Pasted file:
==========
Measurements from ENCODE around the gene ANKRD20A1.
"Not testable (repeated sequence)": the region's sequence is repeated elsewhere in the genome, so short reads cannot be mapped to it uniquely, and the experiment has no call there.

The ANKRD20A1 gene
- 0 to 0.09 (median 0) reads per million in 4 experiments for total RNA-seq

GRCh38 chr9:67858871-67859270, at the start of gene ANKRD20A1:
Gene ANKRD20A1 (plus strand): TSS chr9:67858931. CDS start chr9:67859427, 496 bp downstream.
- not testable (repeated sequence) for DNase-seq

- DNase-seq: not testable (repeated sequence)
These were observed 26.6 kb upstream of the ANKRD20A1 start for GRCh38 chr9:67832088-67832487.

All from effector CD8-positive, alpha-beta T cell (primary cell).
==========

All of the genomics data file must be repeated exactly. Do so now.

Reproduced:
Measurements from ENCODE around the gene ANKRD20A1.
"Not testable (repeated sequence)": the region's sequence is repeated elsewhere in the genome, so short reads cannot be mapped to it uniquely, and the experiment has no call there.

The ANKRD20A1 gene
- 0 to 0.09 (median 0) reads per million in 4 experiments for total RNA-seq

GRCh38 chr9:67858871-67859270, at the start of gene ANKRD20A1:
Gene ANKRD20A1 (plus strand): TSS chr9:67858931. CDS start chr9:67859427, 496 bp downstream.
- not testable (repeated sequence) for DNase-seq

- DNase-seq: not testable (repeated sequence)
These were observed 26.6 kb upstream of the ANKRD20A1 start for GRCh38 chr9:67832088-67832487.

All from effector CD8-positive, alpha-beta T cell (primary cell).